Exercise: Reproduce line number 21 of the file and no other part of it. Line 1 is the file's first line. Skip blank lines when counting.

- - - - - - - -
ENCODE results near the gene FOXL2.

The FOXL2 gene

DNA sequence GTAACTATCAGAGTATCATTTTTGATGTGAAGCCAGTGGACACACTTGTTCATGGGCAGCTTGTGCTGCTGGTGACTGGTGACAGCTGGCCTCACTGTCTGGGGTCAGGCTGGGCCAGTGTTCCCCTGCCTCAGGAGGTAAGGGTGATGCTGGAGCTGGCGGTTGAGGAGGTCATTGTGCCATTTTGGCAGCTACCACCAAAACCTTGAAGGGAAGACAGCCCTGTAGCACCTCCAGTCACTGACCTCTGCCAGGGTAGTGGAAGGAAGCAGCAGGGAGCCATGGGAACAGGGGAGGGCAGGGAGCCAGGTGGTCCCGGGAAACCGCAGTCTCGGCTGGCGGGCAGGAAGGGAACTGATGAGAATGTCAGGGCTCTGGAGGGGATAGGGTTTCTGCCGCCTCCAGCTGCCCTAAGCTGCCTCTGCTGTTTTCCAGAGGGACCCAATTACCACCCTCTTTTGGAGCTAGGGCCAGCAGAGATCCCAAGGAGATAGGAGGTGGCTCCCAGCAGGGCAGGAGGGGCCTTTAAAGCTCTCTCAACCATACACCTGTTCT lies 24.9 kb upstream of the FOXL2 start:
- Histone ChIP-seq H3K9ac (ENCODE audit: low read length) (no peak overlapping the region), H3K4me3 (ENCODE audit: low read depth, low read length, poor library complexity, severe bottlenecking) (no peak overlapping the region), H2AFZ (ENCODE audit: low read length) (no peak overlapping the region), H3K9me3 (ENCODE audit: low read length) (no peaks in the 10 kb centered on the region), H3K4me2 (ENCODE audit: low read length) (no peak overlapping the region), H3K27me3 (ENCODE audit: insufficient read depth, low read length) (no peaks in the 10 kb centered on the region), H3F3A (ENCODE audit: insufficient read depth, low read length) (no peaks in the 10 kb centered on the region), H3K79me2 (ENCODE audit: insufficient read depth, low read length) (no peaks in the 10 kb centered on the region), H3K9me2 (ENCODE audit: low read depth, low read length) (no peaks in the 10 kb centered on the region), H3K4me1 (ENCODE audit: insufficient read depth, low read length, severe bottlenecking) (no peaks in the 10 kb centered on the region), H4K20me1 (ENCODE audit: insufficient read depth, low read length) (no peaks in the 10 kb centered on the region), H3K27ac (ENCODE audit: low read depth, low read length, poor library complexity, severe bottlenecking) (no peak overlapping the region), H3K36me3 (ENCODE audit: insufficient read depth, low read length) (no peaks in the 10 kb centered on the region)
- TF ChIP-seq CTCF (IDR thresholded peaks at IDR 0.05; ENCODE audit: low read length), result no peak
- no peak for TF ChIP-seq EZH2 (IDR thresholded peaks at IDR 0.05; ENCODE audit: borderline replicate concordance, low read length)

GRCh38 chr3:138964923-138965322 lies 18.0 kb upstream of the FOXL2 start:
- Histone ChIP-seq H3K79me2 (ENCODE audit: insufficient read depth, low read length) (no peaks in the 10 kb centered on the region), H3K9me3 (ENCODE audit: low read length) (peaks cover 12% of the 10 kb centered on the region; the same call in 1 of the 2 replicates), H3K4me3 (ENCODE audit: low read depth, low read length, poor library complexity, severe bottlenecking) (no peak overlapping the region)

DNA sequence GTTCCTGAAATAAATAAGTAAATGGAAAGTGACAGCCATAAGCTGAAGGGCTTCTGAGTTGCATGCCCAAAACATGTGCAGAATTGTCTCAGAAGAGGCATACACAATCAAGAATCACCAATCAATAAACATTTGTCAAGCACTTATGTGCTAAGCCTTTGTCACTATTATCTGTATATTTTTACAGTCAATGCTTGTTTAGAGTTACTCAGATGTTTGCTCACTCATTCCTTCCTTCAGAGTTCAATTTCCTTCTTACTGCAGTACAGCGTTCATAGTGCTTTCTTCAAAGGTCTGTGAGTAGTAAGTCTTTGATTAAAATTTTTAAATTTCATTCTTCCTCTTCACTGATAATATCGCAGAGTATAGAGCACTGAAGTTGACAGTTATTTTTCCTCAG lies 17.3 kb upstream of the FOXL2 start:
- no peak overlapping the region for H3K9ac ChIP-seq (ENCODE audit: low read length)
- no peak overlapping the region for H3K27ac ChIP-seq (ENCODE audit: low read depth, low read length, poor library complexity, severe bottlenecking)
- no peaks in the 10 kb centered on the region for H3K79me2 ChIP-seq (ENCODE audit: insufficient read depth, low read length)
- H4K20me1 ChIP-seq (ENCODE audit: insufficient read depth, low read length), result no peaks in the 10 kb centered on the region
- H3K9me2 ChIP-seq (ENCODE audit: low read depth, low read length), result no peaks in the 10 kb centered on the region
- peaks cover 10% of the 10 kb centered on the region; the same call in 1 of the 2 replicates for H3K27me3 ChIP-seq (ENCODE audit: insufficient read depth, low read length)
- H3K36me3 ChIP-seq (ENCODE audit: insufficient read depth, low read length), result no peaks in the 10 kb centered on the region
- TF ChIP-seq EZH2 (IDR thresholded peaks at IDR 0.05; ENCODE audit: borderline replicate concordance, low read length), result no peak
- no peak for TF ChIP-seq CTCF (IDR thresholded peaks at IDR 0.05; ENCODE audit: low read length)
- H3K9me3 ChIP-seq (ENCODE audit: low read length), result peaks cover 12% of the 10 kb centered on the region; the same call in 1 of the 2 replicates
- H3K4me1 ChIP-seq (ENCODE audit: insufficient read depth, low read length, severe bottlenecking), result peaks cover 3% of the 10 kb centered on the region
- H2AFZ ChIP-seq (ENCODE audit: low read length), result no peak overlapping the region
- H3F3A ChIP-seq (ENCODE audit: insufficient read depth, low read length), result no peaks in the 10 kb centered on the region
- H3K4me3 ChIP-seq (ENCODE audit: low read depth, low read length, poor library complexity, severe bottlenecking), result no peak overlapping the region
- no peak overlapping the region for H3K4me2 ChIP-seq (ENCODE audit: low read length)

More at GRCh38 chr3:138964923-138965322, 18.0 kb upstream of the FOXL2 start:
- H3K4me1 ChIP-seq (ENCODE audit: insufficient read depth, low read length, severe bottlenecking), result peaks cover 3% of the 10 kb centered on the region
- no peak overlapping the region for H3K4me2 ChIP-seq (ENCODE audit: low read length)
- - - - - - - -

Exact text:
- H2AFZ ChIP-seq (ENCODE audit: low read length), result no peak overlapping the region